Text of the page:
Karen Boykin-Towns was on an Amtrak to Albany, N.Y. one Sunday night when she received a phone call from Leon Russell, the Chairman of the National Association for the Advancement of Colored People (NAACP). He wanted to nominate her for the position of Vice Chairman of the NAACP Board of Directors.
And though she had been on the Board for 14 years, was president of the Brooklyn branch and previously served as the chairman of the Health Committee, she did not think she was qualified. Still, she ran and was elected not one, not two, but three years in a row.
Boykin-Towns’ work in policy, advocacy, communication, and change management spans across government, the nonprofit world, and a Fortune 50 global biopharmaceutical company.
Her career began while serving as Legislative Director and Chief of Staff to New York State Senator David Paterson who later became the 55th Governor of New York State. She then spent 22 years at Pfizer where she held senior executive positions in public affairs, government relations, global policy, and human resources. She was also selected by Pfizer’s CEO to serve as the company’s first Chief Diversity Officer.
Now, along with serving on the New York Task Force for Vaccine Equity and Education, Boykin-Towns owns a consultancy boutique called Encore Strategies which focuses on integrating business and public affairs initiatives. She is also a board member of the Visiting Nurse Services of New York, Brewster Academy, American Airlines Community Council and L’Oréal USA Diversity & Inclusion Advisory Board. The Vice-Chairman previously served as Co-Chair of the Business Council of New York State.
Her Agenda: You have quite the resume and you’ve accomplished so many amazing feats in your career. Where did you get your start?
Karen Boykin-Towns: I got my start from a man named David Patterson. He was the 55th governor of New York State. When I met him, he was a newly elected state senator from Harlem, where I’m from. I was a junior in college lobbying for increased financial aid for independent colleges, asking legislators for support. He was very nice and he understood the issues. That summer, I went to work on his re-election campaign. I thought it was really nice, so when I was a senior, I went back into lobbying for the same thing. He remembered me working on the campaign, and he said that if I was interested in working with him when I graduated, he would love to have me as part of his team. So, I got my start working with him in politics, and I worked in the state senate for nine years. I think that was a foundation for me to then be able to go into corporate America and have a successful career and all the other things I do.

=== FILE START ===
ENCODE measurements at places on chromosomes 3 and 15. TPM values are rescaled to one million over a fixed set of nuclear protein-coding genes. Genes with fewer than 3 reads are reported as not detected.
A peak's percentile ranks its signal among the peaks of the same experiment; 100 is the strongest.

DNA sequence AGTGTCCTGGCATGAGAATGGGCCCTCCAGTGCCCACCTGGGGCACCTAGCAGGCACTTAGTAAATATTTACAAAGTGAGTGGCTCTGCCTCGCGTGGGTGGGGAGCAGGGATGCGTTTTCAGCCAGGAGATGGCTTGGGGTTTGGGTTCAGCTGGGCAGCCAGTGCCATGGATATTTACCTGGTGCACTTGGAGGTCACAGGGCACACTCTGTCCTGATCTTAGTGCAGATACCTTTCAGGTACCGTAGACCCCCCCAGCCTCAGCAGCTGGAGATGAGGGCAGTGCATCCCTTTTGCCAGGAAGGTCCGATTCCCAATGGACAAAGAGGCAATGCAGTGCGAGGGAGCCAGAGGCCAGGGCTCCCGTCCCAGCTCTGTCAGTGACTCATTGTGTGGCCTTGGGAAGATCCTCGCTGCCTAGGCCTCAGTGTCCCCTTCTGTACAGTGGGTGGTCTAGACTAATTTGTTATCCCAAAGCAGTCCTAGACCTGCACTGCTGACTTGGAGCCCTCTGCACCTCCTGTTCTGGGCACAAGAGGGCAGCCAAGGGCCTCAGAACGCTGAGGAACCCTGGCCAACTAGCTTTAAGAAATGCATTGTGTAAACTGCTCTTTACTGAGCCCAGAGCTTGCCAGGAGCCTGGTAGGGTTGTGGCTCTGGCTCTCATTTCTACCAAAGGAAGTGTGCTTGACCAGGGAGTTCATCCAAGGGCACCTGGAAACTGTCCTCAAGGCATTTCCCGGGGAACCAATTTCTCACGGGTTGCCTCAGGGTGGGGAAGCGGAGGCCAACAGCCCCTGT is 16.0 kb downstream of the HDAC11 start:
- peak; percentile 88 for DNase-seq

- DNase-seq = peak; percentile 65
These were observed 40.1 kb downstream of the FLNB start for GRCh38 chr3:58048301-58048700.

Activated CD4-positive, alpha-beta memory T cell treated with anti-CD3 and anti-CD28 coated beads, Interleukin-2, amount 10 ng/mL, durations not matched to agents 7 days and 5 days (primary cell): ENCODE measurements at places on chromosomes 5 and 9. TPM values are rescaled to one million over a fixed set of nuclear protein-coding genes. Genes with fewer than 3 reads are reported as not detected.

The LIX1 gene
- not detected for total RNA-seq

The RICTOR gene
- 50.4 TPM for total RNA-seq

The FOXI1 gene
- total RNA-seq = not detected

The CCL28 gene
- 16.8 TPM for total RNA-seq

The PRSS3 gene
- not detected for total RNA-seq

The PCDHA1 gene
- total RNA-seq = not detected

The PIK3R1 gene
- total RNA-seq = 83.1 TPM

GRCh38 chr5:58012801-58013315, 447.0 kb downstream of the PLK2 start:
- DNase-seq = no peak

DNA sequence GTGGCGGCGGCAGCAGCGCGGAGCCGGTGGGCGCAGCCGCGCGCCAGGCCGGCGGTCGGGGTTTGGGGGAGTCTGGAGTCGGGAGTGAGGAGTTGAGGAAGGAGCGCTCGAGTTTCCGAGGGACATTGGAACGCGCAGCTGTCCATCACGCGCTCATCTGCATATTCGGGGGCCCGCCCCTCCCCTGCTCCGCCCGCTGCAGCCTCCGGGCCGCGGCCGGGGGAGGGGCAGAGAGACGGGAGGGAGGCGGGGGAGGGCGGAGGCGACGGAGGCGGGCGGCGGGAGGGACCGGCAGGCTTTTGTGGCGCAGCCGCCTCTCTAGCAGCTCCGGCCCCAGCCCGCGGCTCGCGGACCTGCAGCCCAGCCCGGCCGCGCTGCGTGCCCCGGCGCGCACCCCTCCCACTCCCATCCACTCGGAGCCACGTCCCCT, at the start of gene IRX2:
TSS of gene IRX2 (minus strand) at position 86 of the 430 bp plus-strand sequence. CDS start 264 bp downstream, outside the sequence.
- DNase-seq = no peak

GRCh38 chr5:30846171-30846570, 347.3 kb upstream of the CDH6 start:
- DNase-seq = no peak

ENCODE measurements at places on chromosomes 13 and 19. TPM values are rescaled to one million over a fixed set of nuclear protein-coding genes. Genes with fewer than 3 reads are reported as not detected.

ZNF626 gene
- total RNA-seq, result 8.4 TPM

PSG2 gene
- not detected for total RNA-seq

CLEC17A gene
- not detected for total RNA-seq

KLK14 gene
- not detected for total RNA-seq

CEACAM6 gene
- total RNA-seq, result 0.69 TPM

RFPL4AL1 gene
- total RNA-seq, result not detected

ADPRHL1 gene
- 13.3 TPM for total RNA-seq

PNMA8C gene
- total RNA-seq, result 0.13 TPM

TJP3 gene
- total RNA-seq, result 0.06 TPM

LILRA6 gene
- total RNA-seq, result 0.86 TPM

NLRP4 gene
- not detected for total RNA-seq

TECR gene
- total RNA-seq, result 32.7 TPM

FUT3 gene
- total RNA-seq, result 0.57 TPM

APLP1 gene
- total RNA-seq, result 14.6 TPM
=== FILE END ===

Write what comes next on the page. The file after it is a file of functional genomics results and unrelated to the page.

Her Agenda: Do you have any advice for young women who want to go into government?
Karen Boykin-Towns: By getting involved with your community, going to community board meetings or school board meetings, you get to meet the elected officials. You get to meet some of the players within the government. You have to be involved.
Her Agenda: You’ve done a lot of work in government as well as business. How has your passion for advocacy and change led to your success in business environments?
Karen Boykin-Towns: My time in government and politics really helped set me up for success in navigating a company as big as Pfizer. Regarding my passion for advocacy, I’m really lucky because my lives have been kind of intertwined. Part of my job was to advocate for Pfizer, in terms of its patients and its business model, and the programs we had in order to get support for it. Advocacy is something that we have to do in all aspects of our lives. In a company you have to be an advocate for yourself in terms of looking for opportunities and finding ways to stand out so that you can be recognized so that you can be promoted.
Advocacy is something that we have to do in all aspects of our lives. In a company you have to be an advocate for yourself in terms of looking for opportunities and finding ways to stand out so that you can be recognized so that you can be promoted.
Her Agenda: What advice do you have for women who are put into a position where they have to sacrifice their values for the sake of the business they’re working for?